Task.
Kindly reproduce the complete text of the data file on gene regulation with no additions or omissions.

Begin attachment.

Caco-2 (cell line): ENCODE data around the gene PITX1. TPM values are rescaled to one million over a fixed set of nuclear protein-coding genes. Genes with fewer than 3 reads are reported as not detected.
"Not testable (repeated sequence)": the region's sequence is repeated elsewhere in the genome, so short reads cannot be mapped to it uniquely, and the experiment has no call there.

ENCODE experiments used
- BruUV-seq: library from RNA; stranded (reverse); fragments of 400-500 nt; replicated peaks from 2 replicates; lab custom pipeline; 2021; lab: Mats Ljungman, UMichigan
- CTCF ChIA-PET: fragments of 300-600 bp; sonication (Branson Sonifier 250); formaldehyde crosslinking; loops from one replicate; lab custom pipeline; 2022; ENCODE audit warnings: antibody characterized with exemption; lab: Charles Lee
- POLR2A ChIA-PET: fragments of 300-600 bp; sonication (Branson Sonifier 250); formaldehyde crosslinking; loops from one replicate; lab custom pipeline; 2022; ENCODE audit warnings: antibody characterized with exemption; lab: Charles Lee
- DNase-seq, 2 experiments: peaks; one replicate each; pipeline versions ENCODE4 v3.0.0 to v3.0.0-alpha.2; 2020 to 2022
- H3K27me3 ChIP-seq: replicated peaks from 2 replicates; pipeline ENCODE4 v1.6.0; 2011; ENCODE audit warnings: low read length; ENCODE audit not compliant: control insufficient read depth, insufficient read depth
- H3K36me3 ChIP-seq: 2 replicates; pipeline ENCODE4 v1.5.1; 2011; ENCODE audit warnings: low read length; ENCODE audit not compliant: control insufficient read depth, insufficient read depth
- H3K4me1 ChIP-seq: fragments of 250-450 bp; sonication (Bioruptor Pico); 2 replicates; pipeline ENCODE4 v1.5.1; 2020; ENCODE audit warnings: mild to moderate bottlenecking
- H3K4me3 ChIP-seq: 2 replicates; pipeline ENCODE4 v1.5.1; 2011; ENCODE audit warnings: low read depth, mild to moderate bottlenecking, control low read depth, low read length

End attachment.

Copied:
Caco-2 (cell line): ENCODE data around the gene PITX1. TPM values are rescaled to one million over a fixed set of nuclear protein-coding genes. Genes with fewer than 3 reads are reported as not detected.
"Not testable (repeated sequence)": the region's sequence is repeated elsewhere in the genome, so short reads cannot be mapped to it uniquely, and the experiment has no call there.

ENCODE experiments used
- BruUV-seq: library from RNA; stranded (reverse); fragments of 400-500 nt; replicated peaks from 2 replicates; lab custom pipeline; 2021; lab: Mats Ljungman, UMichigan
- CTCF ChIA-PET: fragments of 300-600 bp; sonication (Branson Sonifier 250); formaldehyde crosslinking; loops from one replicate; lab custom pipeline; 2022; ENCODE audit warnings: antibody characterized with exemption; lab: Charles Lee
- POLR2A ChIA-PET: fragments of 300-600 bp; sonication (Branson Sonifier 250); formaldehyde crosslinking; loops from one replicate; lab custom pipeline; 2022; ENCODE audit warnings: antibody characterized with exemption; lab: Charles Lee
- DNase-seq, 2 experiments: peaks; one replicate each; pipeline versions ENCODE4 v3.0.0 to v3.0.0-alpha.2; 2020 to 2022
- H3K27me3 ChIP-seq: replicated peaks from 2 replicates; pipeline ENCODE4 v1.6.0; 2011; ENCODE audit warnings: low read length; ENCODE audit not compliant: control insufficient read depth, insufficient read depth
- H3K36me3 ChIP-seq: 2 replicates; pipeline ENCODE4 v1.5.1; 2011; ENCODE audit warnings: low read length; ENCODE audit not compliant: control insufficient read depth, insufficient read depth
- H3K4me1 ChIP-seq: fragments of 250-450 bp; sonication (Bioruptor Pico); 2 replicates; pipeline ENCODE4 v1.5.1; 2020; ENCODE audit warnings: mild to moderate bottlenecking
- H3K4me3 ChIP-seq: 2 replicates; pipeline ENCODE4 v1.5.1; 2011; ENCODE audit warnings: low read depth, mild to moderate bottlenecking, control low read depth, low read length